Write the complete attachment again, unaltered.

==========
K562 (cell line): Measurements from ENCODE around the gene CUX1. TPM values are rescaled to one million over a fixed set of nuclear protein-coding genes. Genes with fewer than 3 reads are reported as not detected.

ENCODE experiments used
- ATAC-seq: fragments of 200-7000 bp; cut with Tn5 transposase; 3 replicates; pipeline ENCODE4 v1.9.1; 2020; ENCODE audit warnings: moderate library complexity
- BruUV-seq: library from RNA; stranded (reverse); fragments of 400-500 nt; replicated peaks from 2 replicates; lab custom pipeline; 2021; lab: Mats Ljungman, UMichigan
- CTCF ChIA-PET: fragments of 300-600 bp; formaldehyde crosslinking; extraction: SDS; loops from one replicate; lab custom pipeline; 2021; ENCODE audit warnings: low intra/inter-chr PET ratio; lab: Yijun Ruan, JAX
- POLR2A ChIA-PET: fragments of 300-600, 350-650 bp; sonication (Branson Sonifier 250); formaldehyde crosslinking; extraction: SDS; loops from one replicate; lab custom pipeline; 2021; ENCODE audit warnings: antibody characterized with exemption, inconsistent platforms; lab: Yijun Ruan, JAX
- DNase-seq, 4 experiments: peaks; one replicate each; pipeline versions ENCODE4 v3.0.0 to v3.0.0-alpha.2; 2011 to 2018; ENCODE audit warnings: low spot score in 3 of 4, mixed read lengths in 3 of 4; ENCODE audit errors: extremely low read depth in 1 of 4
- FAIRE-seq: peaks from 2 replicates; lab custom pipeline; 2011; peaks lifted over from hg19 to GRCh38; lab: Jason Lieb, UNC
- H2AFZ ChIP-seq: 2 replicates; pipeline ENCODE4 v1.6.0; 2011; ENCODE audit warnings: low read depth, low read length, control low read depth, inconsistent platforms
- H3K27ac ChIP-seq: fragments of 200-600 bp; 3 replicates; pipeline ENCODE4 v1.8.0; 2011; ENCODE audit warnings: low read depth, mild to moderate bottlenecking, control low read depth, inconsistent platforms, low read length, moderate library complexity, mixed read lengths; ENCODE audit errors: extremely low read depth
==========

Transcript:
K562 (cell line): Measurements from ENCODE around the gene CUX1. TPM values are rescaled to one million over a fixed set of nuclear protein-coding genes. Genes with fewer than 3 reads are reported as not detected.

ENCODE experiments used
- ATAC-seq: fragments of 200-7000 bp; cut with Tn5 transposase; 3 replicates; pipeline ENCODE4 v1.9.1; 2020; ENCODE audit warnings: moderate library complexity
- BruUV-seq: library from RNA; stranded (reverse); fragments of 400-500 nt; replicated peaks from 2 replicates; lab custom pipeline; 2021; lab: Mats Ljungman, UMichigan
- CTCF ChIA-PET: fragments of 300-600 bp; formaldehyde crosslinking; extraction: SDS; loops from one replicate; lab custom pipeline; 2021; ENCODE audit warnings: low intra/inter-chr PET ratio; lab: Yijun Ruan, JAX
- POLR2A ChIA-PET: fragments of 300-600, 350-650 bp; sonication (Branson Sonifier 250); formaldehyde crosslinking; extraction: SDS; loops from one replicate; lab custom pipeline; 2021; ENCODE audit warnings: antibody characterized with exemption, inconsistent platforms; lab: Yijun Ruan, JAX
- DNase-seq, 4 experiments: peaks; one replicate each; pipeline versions ENCODE4 v3.0.0 to v3.0.0-alpha.2; 2011 to 2018; ENCODE audit warnings: low spot score in 3 of 4, mixed read lengths in 3 of 4; ENCODE audit errors: extremely low read depth in 1 of 4
- FAIRE-seq: peaks from 2 replicates; lab custom pipeline; 2011; peaks lifted over from hg19 to GRCh38; lab: Jason Lieb, UNC
- H2AFZ ChIP-seq: 2 replicates; pipeline ENCODE4 v1.6.0; 2011; ENCODE audit warnings: low read depth, low read length, control low read depth, inconsistent platforms
- H3K27ac ChIP-seq: fragments of 200-600 bp; 3 replicates; pipeline ENCODE4 v1.8.0; 2011; ENCODE audit warnings: low read depth, mild to moderate bottlenecking, control low read depth, inconsistent platforms, low read length, moderate library complexity, mixed read lengths; ENCODE audit errors: extremely low read depth